• May 5, 2021
 Bliss Mobilization and Deployment program tackles readiness through unit training, support

“Readiness is about being able to help the unit as a whole and empowering them with information,” Deanna Garcia, Fort Bliss Mobilization and Deployment supervisor, in her office at Fort Bliss, Texas, April 9, 2021. | Photo By Stephanie Santos

Bliss Mobilization and Deployment program tackles readiness through unit training, support

As service members continue to train and deploy in defense of our nation’s freedom, the demands to provide operational support and training have become an essential part of their individual readiness.

The Fort Bliss Army Community Service Mobilization and Deployment program is charged with meeting these operational demands and preparing Soldiers, civilians and families for challenges that may arise throughout each phase of military missions.

Mobilization and Deployment Supervisor Deanna Garcia credits her team for “standing by, and always being ready to support, before, during and after a deployment.”

“Support doesn’t just start when orders are issued. Our team stays prepared and ready at all times…as the deployment gets closer and the tempo picks up, so does the stress,” she said. “We’re here to get the resources out immediately by working with our units and support groups.”

Deploying units are assigned to a mobilization team member who provides training on ACS programs focusing on financial readiness, budgeting, emotional well-being, community resources and family advocacy. In addition, the mobilization team works in tandem with neighboring support agencies such as the Red Cross, United Services Organization, TRICARE and legal advisors.

Soldier and Family Readiness Groups, along with unit service coordinators, provide a steady pace of deployment information and briefings among units and family members. In addition to the mandatory training, units can request specific resources based on the deploying unit and projected support programs.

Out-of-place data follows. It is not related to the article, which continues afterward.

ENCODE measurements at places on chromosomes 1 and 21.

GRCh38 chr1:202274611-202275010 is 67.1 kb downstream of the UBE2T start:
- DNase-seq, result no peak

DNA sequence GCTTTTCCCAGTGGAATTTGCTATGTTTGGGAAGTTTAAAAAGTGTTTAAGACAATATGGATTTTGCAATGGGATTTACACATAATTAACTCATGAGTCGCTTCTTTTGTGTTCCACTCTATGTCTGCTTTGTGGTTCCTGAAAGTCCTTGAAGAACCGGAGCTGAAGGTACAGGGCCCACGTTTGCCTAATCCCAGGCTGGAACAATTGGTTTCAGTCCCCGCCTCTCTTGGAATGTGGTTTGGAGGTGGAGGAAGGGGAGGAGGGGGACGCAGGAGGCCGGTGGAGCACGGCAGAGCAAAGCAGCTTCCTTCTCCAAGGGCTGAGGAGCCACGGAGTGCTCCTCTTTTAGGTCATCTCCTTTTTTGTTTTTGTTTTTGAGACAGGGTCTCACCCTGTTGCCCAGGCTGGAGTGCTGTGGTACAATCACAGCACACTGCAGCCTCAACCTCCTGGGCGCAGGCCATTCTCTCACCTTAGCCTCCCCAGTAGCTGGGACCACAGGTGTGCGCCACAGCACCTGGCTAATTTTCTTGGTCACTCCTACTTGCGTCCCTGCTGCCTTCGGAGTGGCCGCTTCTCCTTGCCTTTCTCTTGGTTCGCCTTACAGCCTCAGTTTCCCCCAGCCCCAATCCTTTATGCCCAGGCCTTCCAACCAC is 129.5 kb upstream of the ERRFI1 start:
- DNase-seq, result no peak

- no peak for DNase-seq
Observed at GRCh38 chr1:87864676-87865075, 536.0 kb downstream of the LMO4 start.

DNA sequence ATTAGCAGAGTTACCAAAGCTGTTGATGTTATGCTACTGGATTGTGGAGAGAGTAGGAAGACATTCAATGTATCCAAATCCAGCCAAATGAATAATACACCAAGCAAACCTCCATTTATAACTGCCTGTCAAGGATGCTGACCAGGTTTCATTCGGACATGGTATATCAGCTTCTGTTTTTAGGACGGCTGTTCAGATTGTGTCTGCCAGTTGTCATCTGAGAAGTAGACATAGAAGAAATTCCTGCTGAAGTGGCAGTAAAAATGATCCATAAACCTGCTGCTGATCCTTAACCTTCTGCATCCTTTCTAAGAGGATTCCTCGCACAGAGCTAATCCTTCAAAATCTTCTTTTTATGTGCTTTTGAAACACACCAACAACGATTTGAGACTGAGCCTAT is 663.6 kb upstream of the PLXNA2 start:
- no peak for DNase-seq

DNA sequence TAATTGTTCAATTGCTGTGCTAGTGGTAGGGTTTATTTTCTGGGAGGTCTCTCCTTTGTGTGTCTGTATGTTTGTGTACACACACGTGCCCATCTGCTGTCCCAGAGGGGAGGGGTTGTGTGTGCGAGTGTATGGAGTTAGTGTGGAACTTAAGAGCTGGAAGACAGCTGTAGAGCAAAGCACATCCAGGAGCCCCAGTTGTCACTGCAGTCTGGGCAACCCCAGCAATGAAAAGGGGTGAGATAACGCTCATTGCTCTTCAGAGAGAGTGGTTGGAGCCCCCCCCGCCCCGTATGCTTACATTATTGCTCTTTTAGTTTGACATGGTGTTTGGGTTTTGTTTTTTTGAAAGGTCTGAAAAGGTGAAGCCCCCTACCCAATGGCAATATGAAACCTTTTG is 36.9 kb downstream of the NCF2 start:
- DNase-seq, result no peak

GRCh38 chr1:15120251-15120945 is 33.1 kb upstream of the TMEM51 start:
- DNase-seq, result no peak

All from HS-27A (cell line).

“Although the COVID-19 pandemic brought in-person training and classes to a halt, this new virtual meeting platform has attracted even more participants due to the convenience of remote meetings,” said Garcia.
She noted that one communication challenge is reaching out to families who don’t reside on the installation and may have a misconception that ACS programs aren’t offered to them.

“We‘re here to bring resource tools to the entire family—on-and-off-post,” said the Army veteran. She highlighted that opportunities to volunteer or seek employment, as well as support programs, are available to help families cope with the separations while their Soldier is deployed.

Zenon Molina, a Mobilization and Deployment team specialist, said he stays on call for deployment flight changes and stands ready to support every phase of the rotation cycle including emergency assistance, reintegration training and legal guidance.

“We’re here to reach out to whoever needs our support…that’s really our entire purpose,” said Molina. “Even if we can’t help someone directly, we can give them direction on where to go and that’s the best part for me.”

Author: Stephanie Santos – Fort Bliss Public Affairs Office

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